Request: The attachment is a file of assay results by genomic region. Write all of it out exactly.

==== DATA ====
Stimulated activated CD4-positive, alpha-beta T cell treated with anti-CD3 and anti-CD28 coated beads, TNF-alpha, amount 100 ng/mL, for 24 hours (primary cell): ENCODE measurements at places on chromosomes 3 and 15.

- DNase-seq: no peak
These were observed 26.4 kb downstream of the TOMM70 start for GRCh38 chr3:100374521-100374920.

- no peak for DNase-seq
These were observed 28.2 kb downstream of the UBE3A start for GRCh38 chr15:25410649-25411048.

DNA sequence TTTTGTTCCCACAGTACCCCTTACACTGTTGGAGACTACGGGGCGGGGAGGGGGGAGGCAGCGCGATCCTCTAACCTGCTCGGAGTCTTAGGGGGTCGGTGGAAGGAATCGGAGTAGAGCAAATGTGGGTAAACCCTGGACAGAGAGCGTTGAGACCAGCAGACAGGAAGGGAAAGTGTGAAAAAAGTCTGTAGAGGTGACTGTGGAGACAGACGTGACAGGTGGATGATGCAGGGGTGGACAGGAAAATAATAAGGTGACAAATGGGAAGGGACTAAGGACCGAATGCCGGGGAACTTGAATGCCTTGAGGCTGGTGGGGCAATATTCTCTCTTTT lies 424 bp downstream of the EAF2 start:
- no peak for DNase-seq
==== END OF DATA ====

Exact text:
Stimulated activated CD4-positive, alpha-beta T cell treated with anti-CD3 and anti-CD28 coated beads, TNF-alpha, amount 100 ng/mL, for 24 hours (primary cell): ENCODE measurements at places on chromosomes 3 and 15.

- DNase-seq: no peak
These were observed 26.4 kb downstream of the TOMM70 start for GRCh38 chr3:100374521-100374920.

- no peak for DNase-seq
These were observed 28.2 kb downstream of the UBE3A start for GRCh38 chr15:25410649-25411048.

DNA sequence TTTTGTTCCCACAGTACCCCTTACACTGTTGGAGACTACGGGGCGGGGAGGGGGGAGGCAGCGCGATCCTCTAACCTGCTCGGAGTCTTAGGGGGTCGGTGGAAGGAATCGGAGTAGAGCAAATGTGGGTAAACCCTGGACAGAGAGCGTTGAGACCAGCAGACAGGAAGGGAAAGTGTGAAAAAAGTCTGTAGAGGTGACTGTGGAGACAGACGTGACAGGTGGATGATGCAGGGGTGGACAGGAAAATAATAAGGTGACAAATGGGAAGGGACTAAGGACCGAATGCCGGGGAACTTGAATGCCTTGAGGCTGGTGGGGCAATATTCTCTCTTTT lies 424 bp downstream of the EAF2 start:
- no peak for DNase-seq